Fallen tree limbs surround a car in Takoma Park, Md., after a derecho devastated the Washington metro area on June 30, 2012. File Photo by Kevin Dietsch/UPI | License Photo
Severe thunderstorms are forecast to rumble through an area of the United States that covers hundreds of miles from Monday night into early Tuesday, and AccuWeather meteorologists are raising the alarm that the storms could merge into a powerful weather phenomenon known as a derecho.
The potentially damaging storms will pack high winds and torrential rain and are forecast to erupt and move swiftly from southeastern Wisconsin and western Michigan to Virginia and Maryland spanning late Monday to Tuesday.
The storms will tend to fire on the northern and northeastern rim of intense heat and high humidity that is roasting the Plains and Mississippi Valley.
The atmosphere is primed for a significant damaging wind risk through at least Monday night with a sharp temperature contrast over the Great Lakes between expanding, record-setting heat to the south and much cooler and less humid air to the north, AccuWeather’s chief meteorologist Jonathan Porter said. Thunderstorm clusters tend to intensify and thrive moving along such a boundary.
One of the unique aspects of this type of severe thunderstorm complex is that the threat of wind damage is much more widespread than what typically occurs with most severe thunderstorms. Typically, severe thunderstorm wind damage tends to be much more localized to a part of a community, whereas this cluster of thunderstorms may create widespread damage over a much larger area and raises the risk for significant power outages, some of which could be long-lasting in the hardest-hit communities, according to Porter.
“This is especially concerning because some of the areas at greatest risk for damage from this thunderstorm cluster will be impacted by high temperatures in the coming days. For example, AccuWeather RealFeel® Temperatures will be around 100 in lower Michigan, Ohio and parts of Indiana on Tuesday and Wednesday,” Porter said.
|On this radar snapshot captured at about 1 p.m. CDT on Monday, a complex of heavy, gusty thunderstorms was organizing over Wisconsin, while locally severe thunderstorms were erupting farther south over Illinois and Indiana.|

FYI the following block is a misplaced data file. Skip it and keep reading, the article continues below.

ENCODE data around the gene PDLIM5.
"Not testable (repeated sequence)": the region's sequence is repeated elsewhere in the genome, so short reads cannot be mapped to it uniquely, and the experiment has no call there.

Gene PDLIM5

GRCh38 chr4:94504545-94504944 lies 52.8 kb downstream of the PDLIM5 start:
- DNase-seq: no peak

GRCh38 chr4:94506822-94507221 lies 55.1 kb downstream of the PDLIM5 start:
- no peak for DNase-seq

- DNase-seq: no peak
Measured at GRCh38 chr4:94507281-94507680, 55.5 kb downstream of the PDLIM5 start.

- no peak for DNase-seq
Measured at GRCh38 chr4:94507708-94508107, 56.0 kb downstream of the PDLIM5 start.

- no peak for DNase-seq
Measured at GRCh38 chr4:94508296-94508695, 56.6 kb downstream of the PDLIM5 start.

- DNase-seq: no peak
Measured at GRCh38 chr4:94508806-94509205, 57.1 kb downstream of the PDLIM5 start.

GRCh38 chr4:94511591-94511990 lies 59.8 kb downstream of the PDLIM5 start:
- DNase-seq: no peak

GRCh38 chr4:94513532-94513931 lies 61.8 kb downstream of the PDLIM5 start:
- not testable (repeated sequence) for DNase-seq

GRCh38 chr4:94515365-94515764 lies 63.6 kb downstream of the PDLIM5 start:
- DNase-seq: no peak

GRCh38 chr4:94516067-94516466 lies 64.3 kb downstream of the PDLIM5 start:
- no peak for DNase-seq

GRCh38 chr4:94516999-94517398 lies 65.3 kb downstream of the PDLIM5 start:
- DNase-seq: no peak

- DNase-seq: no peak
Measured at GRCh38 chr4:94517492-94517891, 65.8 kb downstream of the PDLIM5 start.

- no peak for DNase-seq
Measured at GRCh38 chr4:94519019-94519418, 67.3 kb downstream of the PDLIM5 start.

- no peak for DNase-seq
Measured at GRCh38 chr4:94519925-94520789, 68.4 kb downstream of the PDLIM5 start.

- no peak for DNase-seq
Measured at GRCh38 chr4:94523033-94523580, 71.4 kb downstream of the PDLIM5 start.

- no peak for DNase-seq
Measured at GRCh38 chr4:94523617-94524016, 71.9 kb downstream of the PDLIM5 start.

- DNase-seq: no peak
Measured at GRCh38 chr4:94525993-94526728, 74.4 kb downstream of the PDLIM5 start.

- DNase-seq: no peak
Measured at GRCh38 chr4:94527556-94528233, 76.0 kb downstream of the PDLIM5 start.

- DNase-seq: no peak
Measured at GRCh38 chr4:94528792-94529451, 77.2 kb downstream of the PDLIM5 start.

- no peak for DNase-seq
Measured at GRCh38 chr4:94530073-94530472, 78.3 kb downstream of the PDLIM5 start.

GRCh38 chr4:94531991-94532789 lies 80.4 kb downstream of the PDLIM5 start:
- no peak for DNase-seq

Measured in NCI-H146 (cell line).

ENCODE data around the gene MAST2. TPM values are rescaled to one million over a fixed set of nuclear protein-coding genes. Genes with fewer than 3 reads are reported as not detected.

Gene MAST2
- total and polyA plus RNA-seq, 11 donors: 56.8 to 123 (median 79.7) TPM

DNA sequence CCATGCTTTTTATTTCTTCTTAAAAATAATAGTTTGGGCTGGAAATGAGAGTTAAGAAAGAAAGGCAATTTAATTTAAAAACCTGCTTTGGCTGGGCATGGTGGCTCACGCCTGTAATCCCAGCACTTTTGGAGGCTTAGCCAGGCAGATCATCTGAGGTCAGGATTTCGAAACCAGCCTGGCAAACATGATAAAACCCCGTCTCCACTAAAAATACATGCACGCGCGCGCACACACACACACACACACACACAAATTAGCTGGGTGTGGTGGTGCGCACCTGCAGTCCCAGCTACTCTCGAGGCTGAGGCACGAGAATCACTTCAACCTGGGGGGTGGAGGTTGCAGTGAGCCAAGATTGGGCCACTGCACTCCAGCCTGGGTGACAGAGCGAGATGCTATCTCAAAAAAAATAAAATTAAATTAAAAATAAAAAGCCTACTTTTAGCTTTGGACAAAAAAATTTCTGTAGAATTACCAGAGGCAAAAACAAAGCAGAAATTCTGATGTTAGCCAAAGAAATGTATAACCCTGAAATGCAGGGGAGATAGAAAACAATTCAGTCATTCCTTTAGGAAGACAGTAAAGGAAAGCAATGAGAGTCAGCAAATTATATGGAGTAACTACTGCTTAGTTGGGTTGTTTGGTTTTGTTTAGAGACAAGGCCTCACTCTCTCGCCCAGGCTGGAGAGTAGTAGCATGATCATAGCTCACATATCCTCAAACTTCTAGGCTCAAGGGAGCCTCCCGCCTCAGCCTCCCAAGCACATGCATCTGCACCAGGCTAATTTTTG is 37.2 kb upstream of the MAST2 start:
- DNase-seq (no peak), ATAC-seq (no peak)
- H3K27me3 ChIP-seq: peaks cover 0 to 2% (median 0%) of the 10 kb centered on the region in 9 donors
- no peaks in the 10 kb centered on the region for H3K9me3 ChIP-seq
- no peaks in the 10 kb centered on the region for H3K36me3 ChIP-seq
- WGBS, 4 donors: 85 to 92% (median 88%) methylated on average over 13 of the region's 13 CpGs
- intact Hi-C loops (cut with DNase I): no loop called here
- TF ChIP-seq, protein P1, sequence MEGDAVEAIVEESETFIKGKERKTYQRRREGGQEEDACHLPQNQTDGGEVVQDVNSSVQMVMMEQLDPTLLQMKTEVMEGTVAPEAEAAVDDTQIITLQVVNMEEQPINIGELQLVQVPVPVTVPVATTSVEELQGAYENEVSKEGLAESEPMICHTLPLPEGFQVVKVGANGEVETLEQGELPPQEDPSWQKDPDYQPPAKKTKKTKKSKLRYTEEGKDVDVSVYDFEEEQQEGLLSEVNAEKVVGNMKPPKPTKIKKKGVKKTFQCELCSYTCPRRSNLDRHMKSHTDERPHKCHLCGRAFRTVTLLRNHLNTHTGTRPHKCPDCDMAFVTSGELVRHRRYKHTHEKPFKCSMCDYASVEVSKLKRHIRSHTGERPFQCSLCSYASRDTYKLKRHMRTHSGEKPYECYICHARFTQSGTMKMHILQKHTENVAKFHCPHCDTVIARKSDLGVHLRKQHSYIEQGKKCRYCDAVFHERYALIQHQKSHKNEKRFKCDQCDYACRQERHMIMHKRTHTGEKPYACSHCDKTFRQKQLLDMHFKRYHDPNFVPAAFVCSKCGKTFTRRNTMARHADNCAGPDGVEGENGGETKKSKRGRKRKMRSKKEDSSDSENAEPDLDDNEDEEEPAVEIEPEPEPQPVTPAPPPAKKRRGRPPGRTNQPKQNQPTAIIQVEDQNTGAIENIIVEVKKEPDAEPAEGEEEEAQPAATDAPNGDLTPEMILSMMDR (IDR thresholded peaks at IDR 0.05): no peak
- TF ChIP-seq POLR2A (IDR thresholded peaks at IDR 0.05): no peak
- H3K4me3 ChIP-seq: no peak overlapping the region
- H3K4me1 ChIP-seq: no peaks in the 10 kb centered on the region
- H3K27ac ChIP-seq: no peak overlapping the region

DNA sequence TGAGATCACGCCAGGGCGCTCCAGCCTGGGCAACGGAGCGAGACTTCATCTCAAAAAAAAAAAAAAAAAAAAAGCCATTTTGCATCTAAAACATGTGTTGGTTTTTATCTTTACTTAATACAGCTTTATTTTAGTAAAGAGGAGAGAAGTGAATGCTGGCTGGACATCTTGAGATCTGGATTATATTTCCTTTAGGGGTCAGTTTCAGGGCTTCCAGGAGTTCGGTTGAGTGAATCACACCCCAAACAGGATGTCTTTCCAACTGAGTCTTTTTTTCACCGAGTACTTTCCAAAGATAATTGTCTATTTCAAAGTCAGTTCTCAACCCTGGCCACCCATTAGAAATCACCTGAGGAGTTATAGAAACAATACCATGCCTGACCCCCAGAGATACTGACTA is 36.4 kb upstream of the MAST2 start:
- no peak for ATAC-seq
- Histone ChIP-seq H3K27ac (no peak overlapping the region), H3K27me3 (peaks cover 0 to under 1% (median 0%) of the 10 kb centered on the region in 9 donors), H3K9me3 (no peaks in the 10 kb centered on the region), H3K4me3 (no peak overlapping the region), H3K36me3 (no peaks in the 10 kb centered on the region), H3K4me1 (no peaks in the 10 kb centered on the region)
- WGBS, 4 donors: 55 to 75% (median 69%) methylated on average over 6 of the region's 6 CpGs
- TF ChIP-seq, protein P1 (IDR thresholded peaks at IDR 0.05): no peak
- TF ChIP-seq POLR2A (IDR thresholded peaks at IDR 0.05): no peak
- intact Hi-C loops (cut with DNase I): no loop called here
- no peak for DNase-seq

There is the potential for thunderstorms to organize into a large complex and then reach the threshold of a derecho, a high-powered severe weather event in which wind gusts reach or exceed 58 mph along an area of 240 miles or greater.
A derecho is sometimes called an “inland hurricane,” where significant damage and widespread power outages can occur over thousands of square miles. The National Weather Service makes the determination as to whether or not a long-lived thunderstorm complex reached the criteria for a derecho, usually after the event has concluded.
Locations along a corridor from central Wisconsin through northern West Virginia are expected to be at the greatest risk of severe weather from this system, with widespread gusts over 70 mph possible. This is the area where AccuWeather meteorologists feel there is the greatest threat of a derecho.
The storms will be firing up and are likely to first hit Milwaukee and the Chicago metro area late Monday afternoon before moving on to part of the Detroit metro area and perhaps blasting right through Columbus, Ohio, Monday night.
There are some questions as to the path, longevity and extent of the thunderstorm complex, but there is no doubt of the likelihood of at least isolated severe storms over hundreds over hundreds of miles, according to AccuWeather chief on-air meteorologist Bernie Rayno.
“It is possible that instead of one intense complex of severe thunderstorms that multiple, less extreme complexes form,” Rayno said.
In situations such as this, the thunderstorm complex tends to travel in a slightly curved line that bends to the southeast.